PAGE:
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Old 21st Jun 2017, 14:13   #6 (permalink)
 
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It's been my experience that the SOPs are a big part of CRM. They help the PF know what to expect from the PM, and the PM knows when to say something and what to say. Important attention-getting stuff like "sinkrate" or "low on glidepath" or "go-around".
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Old 21st Jun 2017, 16:50   #7 (permalink)
 
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A32575...... I agree, a very interesting post, and from the CRM point of veiw, inmy opinion, it was right to terminate the IR test on the grounds of CRM and operating outside of the SOPs, I'm not an IRE, but isn't covered in the IR renewal standards document. Of course what you could have done is to instruct the co-pilot by way of a note to be incapacitated. I presume a IR can include incapacitation of PNF, please enlighten us?

It must be diffucult to be a simulator examiner, with different SOPs and culturral aspects.

As to sidebar, quite right, SOPs are a big part of CRM, unless in the case of the A320 landing in the Hudson or the Sioux city DC10 where there was no SOP. I wonder how many airlines stress that SOPs are a big part of CRM, particulary where there may be cultural issues in CRM.

Last edited by Homsap; 21st Jun 2017 at 17:12.
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Old 21st Jun 2017, 20:20   #8 (permalink)
 
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Of course what you could have done is to instruct the co-pilot by way of a note to be incapacitated.

A telescopic pointer is a great tool with multiple uses. Point out scan deficineces with a tap and encourage PF to sharpen up, or a rap on the knuckles or shoulder of PM at an appropriate juncture to shut up.
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Old 24th Jun 2017, 10:35   #9 (permalink)
 
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The telescopic pointer is indeed very useful, particularly,as Rat5 says, for a rap on the knuckles of the PM , I would however point out for any new-generation check airmen thinking of using one, that it is easy to get mixed up between ones telescoping pointer and ones pipe. Very embarrassing and care needs to be taken or one risks looking foolish.
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Old 24th Jun 2017, 10:54   #10 (permalink)
 
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it is easy to get mixed up between ones telescoping pointer and ones pipe.

Surely one is not allowed to fumigate the sim? Number one rule; 'pipe should be erect at all times'; Smoke in the cockpit drills excepted.
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Old 24th Jun 2017, 23:44   #11 (permalink)
 
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I hope you are joking about knuckle wrapping Framer.
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Old 25th Jun 2017, 14:54   #12 (permalink)
 
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Quote:
I hope you are joking about knuckle wrapping Framer.
In the past there were no shortage of stories of instructors who enjoy physical "encouraging" their students. It often happened in the airline industry where seniority protected the perpetrators. It was called bullying a captive audience; yet I am surprised to read in these pages that some students thought it was justified and laughed about it years later. It is never justified.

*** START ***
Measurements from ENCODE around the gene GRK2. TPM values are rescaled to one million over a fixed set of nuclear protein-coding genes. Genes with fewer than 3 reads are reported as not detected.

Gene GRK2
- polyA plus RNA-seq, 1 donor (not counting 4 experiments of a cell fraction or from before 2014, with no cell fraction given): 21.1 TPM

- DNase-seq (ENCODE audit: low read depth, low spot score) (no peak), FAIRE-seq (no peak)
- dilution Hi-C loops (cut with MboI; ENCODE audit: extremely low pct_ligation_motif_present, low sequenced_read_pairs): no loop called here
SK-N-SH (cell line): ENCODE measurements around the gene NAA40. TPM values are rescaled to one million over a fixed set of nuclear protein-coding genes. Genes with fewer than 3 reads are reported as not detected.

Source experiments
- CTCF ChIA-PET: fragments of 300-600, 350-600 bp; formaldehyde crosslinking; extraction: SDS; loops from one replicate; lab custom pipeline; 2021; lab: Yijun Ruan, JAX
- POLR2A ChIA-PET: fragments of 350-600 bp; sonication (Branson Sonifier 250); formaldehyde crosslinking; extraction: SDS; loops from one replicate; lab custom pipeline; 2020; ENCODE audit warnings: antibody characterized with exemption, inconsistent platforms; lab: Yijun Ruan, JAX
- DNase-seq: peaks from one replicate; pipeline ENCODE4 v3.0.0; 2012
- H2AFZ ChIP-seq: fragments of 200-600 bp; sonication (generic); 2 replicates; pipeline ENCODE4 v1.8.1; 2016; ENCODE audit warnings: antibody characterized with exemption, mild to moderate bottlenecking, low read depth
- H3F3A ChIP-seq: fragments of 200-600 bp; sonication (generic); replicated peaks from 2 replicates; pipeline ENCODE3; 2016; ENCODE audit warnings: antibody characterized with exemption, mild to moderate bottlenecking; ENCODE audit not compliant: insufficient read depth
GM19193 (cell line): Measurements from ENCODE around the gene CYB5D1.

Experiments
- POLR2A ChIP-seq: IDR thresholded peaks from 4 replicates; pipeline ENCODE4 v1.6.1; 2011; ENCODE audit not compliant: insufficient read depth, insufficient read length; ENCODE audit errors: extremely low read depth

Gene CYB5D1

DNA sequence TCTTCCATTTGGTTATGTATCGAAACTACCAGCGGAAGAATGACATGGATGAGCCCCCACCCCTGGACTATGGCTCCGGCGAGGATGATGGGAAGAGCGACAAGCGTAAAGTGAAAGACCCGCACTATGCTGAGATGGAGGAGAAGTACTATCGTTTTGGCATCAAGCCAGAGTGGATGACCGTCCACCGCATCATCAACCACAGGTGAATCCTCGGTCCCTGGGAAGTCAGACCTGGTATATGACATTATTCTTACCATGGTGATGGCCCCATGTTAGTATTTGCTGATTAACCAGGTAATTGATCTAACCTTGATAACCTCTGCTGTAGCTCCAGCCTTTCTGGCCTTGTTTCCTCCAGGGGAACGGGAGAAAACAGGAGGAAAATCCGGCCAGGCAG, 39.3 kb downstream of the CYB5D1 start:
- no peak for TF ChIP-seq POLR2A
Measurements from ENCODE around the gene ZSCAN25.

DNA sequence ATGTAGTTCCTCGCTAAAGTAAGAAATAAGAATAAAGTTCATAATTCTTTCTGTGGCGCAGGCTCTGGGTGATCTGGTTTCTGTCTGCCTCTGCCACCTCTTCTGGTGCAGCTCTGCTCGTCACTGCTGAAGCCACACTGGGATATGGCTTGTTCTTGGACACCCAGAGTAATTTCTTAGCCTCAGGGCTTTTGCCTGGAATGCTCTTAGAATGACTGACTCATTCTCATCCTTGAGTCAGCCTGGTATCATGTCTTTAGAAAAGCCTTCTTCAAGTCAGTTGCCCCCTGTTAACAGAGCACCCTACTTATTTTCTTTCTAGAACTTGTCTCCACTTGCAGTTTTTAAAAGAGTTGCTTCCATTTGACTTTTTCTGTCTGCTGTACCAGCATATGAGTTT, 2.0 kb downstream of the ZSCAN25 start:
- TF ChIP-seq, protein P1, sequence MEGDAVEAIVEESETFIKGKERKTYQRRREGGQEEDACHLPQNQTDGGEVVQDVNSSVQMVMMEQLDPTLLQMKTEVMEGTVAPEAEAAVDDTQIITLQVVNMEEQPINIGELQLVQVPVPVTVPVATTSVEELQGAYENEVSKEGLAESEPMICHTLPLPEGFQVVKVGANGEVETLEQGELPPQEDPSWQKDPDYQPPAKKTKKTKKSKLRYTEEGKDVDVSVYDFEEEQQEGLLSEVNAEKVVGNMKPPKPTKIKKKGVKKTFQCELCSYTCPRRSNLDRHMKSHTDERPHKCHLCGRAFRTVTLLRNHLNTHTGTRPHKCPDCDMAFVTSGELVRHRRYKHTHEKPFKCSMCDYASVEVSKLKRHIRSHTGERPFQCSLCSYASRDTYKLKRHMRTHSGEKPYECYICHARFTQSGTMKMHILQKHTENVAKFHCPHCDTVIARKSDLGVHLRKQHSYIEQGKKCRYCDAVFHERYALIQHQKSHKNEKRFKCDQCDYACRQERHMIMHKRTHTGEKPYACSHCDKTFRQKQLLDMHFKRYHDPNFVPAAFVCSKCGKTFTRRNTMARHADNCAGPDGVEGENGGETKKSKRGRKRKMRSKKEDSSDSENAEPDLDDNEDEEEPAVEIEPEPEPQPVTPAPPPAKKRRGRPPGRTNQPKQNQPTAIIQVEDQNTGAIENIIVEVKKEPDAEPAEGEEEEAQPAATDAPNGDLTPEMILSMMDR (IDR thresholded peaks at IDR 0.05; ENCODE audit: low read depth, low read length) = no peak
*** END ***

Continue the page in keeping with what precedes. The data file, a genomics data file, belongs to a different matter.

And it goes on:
We had one of those "characters" in an 737 airline I was in. He was a former WW2 veteran - a one man band and he backed this up with big fists. During a descent into Western Samoa this chap set the MCP altitude to below the MSA for that sector and had every intention of descending below the MSA in IMC when the chart required not below sector MSA until inside a certain DME distance.

His co-pilot queried this and was told to shut up. When on further descent it was obvious this captain intended to break the rules, the co-pilot gave him one more warning only to be rebuffed again. The co-pilot then undid the crash axe which was situated in the cockpit, held it over the captains head and threatened the captain with the axe until the captain saw sense. The flight was completed safely and the incident was never mentioned again.
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Old 26th Jun 2017, 08:27   #13 (permalink)
 
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The flight was completed safely and the incident was never mentioned again.

Who told the story, then? Doubt it was the WW2 ace.
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Old 28th Jun 2017, 08:21   #14 (permalink)
 
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I think the real point of CRM is the realisation that no single person is a flawless expert on anything.

We all make mistakes. We all miss things.

What used to happen was that pilots were seen as doing a very complicated and difficult job, and only senior captains thought they were any good at it. Everybody else, the co-pilot, the cabin crew, the ramp agents, the operations staff etc were all lesser beings in the eyes of these crusty old Atlantic Barons, as they became known. ABs could be the king of the castle on the flight deck, and some of them took this to heart, loving being able to boss people around and shout at them.

However, accidents such as the Staines crash happened and much later, the crash at Tenerife North, and it was realised that a much better way of operating was to listen to ones crew, operations staff and ramp staff who might have spotted something important that the AB had missed.

So CRM should be about open discussions, accepting questions about your decisions with good grace, and listening to your whole crew.

What is described in the OP is nitpicking, not CRM and it should be avoided. If a serious deviation from safe flight is observed, then fine, but don't be a back seat driver, that is counterproductive.

Last edited by Uplinker; 28th Jun 2017 at 08:36.
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Old 28th Jun 2017, 14:38   #15 (permalink)
 
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Who told the story, then? Doubt it was the WW2 ace
.

Correct Rat 5. It was the co-pilot who told me personally. True story. I had similar experiences with the captain.